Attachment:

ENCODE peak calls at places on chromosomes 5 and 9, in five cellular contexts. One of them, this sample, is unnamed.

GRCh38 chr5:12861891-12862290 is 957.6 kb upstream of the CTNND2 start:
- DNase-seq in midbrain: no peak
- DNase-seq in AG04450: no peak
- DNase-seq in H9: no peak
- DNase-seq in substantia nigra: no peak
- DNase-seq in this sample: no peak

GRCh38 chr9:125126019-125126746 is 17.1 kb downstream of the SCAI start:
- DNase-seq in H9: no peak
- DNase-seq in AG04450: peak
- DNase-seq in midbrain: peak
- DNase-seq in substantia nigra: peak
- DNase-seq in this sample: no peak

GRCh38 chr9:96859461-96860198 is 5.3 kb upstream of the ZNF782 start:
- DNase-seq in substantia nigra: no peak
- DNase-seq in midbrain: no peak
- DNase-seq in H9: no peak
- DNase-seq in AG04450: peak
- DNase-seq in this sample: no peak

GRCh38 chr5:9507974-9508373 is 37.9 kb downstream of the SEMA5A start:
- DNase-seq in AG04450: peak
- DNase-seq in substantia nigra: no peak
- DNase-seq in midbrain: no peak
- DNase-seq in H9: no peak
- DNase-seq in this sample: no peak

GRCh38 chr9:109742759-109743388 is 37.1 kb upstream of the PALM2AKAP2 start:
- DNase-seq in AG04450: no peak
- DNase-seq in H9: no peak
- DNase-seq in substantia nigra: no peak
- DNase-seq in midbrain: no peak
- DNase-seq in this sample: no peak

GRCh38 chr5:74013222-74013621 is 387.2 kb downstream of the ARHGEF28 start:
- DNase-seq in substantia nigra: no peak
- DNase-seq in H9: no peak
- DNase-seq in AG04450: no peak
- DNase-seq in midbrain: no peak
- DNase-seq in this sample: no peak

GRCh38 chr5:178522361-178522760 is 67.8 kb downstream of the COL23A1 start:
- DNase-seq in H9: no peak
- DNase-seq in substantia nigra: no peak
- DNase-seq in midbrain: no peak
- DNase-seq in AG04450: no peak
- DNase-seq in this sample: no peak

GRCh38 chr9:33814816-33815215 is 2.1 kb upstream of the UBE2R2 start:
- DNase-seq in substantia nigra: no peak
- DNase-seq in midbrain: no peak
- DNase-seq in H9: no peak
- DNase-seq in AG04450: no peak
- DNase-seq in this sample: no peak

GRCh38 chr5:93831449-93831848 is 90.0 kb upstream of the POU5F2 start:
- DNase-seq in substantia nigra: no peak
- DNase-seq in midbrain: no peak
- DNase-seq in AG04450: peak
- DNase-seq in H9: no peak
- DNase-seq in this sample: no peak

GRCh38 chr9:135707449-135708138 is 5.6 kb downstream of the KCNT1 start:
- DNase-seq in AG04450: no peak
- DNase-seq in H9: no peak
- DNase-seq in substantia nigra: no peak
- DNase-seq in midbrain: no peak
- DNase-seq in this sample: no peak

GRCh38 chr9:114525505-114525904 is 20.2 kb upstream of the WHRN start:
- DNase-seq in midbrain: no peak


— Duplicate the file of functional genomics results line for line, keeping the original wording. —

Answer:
ENCODE peak calls at places on chromosomes 5 and 9, in five cellular contexts. One of them, this sample, is unnamed.

GRCh38 chr5:12861891-12862290 is 957.6 kb upstream of the CTNND2 start:
- DNase-seq in midbrain: no peak
- DNase-seq in AG04450: no peak
- DNase-seq in H9: no peak
- DNase-seq in substantia nigra: no peak
- DNase-seq in this sample: no peak

GRCh38 chr9:125126019-125126746 is 17.1 kb downstream of the SCAI start:
- DNase-seq in H9: no peak
- DNase-seq in AG04450: peak
- DNase-seq in midbrain: peak
- DNase-seq in substantia nigra: peak
- DNase-seq in this sample: no peak

GRCh38 chr9:96859461-96860198 is 5.3 kb upstream of the ZNF782 start:
- DNase-seq in substantia nigra: no peak
- DNase-seq in midbrain: no peak
- DNase-seq in H9: no peak
- DNase-seq in AG04450: peak
- DNase-seq in this sample: no peak

GRCh38 chr5:9507974-9508373 is 37.9 kb downstream of the SEMA5A start:
- DNase-seq in AG04450: peak
- DNase-seq in substantia nigra: no peak
- DNase-seq in midbrain: no peak
- DNase-seq in H9: no peak
- DNase-seq in this sample: no peak

GRCh38 chr9:109742759-109743388 is 37.1 kb upstream of the PALM2AKAP2 start:
- DNase-seq in AG04450: no peak
- DNase-seq in H9: no peak
- DNase-seq in substantia nigra: no peak
- DNase-seq in midbrain: no peak
- DNase-seq in this sample: no peak

GRCh38 chr5:74013222-74013621 is 387.2 kb downstream of the ARHGEF28 start:
- DNase-seq in substantia nigra: no peak
- DNase-seq in H9: no peak
- DNase-seq in AG04450: no peak
- DNase-seq in midbrain: no peak
- DNase-seq in this sample: no peak

GRCh38 chr5:178522361-178522760 is 67.8 kb downstream of the COL23A1 start:
- DNase-seq in H9: no peak
- DNase-seq in substantia nigra: no peak
- DNase-seq in midbrain: no peak
- DNase-seq in AG04450: no peak
- DNase-seq in this sample: no peak

GRCh38 chr9:33814816-33815215 is 2.1 kb upstream of the UBE2R2 start:
- DNase-seq in substantia nigra: no peak
- DNase-seq in midbrain: no peak
- DNase-seq in H9: no peak
- DNase-seq in AG04450: no peak
- DNase-seq in this sample: no peak

GRCh38 chr5:93831449-93831848 is 90.0 kb upstream of the POU5F2 start:
- DNase-seq in substantia nigra: no peak
- DNase-seq in midbrain: no peak
- DNase-seq in AG04450: peak
- DNase-seq in H9: no peak
- DNase-seq in this sample: no peak

GRCh38 chr9:135707449-135708138 is 5.6 kb downstream of the KCNT1 start:
- DNase-seq in AG04450: no peak
- DNase-seq in H9: no peak
- DNase-seq in substantia nigra: no peak
- DNase-seq in midbrain: no peak
- DNase-seq in this sample: no peak

GRCh38 chr9:114525505-114525904 is 20.2 kb upstream of the WHRN start:
- DNase-seq in midbrain: no peak